We’re not sure what kind of black magic you employed to pull it off, Rolling Stone, but clearly you saw the post that we published extremely late on Monday evening and somehow rushed this cover to print in time to be delivered by Tuesday afternoon. Fess up! First Stephen Colbert infringes on our turf, and now Rolling Stone. What happened to the rules of decorum for tweeting and journalism (in that order)? It’s one thing to cop from New York Magazine (which we do from their Vulture blog all the time), but it’s a whole other thing to steal from us.
We guess chivalry IS dead.
(but go ahead and pick up the new issue, or at least read the article, because Fallon most certainly deserves all the attention)
2010/11/10 · 6:41 pm
…Jimmy Fallon just keeps rolling along, delivering the best, most innovative comedy on the long side of midnight. Adding to their already great pantheon of short videos, like “Late,” “6-bee” and “7th Floor West,” Late Night recently debuted the series “Suckers,” which simultaneously parodies/pays homage to Twilight, True Blood, Broadway and probably two or three other works that we missed (Vampire Diaries, maybe? Help us out).
Vodpod videos no longer available.
According to Bill Carter’s new book, The War for Late Night, when NBCU Chairman Jeff Gaspin phoned the Late Night brain trust – Lorne Michaels, Fallon, producer Michael Shoemaker – to inform them of the possibility of moving their show back 30 minutes to 1am, they acceded, with Shoemaker telling Gaspin “We love what we’re doing. Don’t worry about us.” And that idea, that they love what they’re doing, is so obvious, and is also contagious. Already somewhat left to their own devices at 12:30am, a move to 1am probably wouldn’t impact them that much, as long as they got to keep producing the same slick videos and playing the same silly audience games. Whereas we argued in an earlier post that while Conan is changing the late night game by moving to basic cable, it’s Fallon who’s genuinely doing something different with his hour. And for all the talk of the Team Coco and I’m with Coco web campaigns, it’s Fallon who has truly embraced new media (launching an online version of Late Night before debuting the broadcast show, hosting one of the best blogs on the net, as a couple of examples). As he’s gone on record saying, Fallon doesn’t really care when his show airs, because his audience will find him on their DVRs or online. Of course, if the product isn’t good, no one will watch, even if the show is readily available through several media outlets. Luckily for Jimmy Fallon and Late Night, their product is real good.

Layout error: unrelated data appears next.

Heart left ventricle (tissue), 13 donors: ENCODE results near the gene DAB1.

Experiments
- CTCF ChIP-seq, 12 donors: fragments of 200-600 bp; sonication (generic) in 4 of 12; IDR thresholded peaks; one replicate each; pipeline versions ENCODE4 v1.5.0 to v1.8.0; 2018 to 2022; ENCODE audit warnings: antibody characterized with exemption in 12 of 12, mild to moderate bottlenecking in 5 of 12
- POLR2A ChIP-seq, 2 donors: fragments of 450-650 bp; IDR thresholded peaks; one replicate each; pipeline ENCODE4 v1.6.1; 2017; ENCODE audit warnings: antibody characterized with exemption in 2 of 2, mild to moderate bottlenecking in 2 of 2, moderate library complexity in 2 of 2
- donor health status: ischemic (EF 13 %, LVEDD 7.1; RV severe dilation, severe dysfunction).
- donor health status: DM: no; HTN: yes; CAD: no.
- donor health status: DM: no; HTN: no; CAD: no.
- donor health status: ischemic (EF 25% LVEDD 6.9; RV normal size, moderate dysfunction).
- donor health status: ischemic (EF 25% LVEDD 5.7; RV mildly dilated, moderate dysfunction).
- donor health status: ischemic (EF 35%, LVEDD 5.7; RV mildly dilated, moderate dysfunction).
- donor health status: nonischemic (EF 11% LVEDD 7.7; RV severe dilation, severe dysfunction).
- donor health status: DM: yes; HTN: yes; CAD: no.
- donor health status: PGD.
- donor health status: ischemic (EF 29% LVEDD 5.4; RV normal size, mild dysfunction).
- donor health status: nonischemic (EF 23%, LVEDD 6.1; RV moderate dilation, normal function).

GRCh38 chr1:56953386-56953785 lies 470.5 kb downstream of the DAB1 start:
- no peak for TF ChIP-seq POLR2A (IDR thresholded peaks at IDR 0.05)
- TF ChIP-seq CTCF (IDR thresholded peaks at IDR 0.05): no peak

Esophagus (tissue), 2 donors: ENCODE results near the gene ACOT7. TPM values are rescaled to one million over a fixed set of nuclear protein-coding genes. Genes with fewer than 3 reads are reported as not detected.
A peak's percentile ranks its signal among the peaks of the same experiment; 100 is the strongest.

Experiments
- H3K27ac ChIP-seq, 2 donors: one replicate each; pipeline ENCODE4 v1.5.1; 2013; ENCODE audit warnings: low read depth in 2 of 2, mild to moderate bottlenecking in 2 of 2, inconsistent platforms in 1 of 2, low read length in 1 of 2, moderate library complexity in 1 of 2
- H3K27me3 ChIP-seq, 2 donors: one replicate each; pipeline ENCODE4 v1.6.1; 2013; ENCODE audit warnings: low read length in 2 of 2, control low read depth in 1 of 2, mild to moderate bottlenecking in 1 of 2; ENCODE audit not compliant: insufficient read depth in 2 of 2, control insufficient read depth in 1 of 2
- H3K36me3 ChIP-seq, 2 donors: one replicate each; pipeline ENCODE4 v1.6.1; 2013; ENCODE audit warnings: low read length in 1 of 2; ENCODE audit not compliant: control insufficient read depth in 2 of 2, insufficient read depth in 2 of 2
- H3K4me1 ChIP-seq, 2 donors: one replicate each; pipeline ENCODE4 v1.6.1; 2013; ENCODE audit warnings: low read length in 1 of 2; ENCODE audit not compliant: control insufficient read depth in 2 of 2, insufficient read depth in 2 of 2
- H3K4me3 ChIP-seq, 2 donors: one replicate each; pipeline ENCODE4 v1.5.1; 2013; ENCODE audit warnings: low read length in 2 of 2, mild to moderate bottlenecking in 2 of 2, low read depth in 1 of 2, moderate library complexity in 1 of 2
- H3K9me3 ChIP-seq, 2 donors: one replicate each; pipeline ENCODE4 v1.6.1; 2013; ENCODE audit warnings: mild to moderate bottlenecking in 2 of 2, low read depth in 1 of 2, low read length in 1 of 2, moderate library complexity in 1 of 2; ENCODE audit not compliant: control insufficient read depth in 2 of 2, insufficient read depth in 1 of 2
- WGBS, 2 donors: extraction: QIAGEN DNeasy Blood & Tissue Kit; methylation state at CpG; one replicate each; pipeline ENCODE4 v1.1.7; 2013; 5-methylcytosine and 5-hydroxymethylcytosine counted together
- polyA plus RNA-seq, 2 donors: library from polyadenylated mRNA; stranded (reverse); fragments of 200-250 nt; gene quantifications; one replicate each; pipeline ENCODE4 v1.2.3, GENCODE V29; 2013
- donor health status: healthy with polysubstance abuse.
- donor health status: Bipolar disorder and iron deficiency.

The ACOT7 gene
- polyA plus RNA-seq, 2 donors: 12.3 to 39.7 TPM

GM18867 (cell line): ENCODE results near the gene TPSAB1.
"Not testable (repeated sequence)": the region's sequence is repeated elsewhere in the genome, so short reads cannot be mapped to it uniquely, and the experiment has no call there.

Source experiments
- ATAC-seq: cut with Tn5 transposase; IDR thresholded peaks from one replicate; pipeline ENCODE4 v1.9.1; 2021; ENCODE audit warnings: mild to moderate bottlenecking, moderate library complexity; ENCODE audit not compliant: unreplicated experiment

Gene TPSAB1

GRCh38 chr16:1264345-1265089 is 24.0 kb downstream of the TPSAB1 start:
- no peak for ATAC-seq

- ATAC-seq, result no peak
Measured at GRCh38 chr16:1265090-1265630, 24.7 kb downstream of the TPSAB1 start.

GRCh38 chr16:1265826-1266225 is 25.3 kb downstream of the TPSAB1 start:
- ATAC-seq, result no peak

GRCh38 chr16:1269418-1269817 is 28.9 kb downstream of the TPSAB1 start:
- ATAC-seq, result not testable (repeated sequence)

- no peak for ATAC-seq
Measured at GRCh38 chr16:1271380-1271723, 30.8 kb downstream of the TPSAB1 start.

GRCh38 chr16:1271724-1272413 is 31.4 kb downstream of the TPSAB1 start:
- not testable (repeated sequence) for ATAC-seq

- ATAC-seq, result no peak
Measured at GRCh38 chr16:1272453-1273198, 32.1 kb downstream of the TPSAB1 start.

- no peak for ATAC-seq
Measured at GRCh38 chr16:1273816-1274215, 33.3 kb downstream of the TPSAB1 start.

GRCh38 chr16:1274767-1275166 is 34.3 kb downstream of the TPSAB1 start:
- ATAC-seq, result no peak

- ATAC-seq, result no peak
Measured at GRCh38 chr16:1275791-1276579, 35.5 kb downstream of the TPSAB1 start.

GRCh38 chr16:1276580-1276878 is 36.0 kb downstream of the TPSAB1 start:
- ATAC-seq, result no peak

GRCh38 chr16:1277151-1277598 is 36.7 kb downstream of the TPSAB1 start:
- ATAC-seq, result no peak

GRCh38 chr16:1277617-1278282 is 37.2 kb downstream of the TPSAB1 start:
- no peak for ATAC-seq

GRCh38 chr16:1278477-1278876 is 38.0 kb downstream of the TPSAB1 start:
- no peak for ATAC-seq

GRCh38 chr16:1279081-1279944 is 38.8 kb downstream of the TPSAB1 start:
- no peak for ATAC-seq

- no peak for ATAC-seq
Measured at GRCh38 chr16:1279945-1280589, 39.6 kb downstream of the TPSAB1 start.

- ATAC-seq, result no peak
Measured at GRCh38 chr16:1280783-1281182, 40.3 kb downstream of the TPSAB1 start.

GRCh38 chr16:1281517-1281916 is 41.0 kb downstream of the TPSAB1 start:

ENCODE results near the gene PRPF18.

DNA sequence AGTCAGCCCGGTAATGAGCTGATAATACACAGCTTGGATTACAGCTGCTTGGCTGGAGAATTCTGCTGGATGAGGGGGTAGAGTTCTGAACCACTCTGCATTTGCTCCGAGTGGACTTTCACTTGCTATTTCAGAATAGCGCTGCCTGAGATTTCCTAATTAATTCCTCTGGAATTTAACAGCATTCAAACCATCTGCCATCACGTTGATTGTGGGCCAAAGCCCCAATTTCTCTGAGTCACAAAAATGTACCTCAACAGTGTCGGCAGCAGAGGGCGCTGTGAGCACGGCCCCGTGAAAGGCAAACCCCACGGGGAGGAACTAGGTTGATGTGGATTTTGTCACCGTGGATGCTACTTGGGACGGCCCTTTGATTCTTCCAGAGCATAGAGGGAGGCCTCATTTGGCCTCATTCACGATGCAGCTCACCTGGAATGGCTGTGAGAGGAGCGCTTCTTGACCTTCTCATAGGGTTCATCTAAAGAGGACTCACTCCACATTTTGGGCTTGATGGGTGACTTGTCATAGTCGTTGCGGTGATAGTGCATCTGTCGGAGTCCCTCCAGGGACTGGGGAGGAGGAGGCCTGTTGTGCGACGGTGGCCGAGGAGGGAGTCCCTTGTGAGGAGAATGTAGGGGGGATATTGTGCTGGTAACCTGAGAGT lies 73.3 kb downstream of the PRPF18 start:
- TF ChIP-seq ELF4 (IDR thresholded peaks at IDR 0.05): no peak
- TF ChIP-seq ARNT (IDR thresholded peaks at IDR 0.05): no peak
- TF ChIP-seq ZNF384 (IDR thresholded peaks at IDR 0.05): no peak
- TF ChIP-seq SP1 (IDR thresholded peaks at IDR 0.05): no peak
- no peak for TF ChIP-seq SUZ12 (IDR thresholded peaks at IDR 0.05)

And for more on the subject, you’d be a fool not to read this much more illuminating profile of Jimmy Fallon in this week’s New York Magazine. He also graces the cover, adorably:
Filed under Good Humor, Internet Killed the Print Media Star, Other people's stuff, Talkies
Tagged as 6-bee, 7th Floor West, Bill Carter, Conan, Conan O'Brien, Jeff Gaspin, Jimmy Fallon, Late, Late Night, Late Night With Jimmy Fallon, Lorne Michaels, Mike Shoemaker, NBC, New York Magazine, Suckers, The War for Late Night, True Blood, Twilight, Vampire Diaries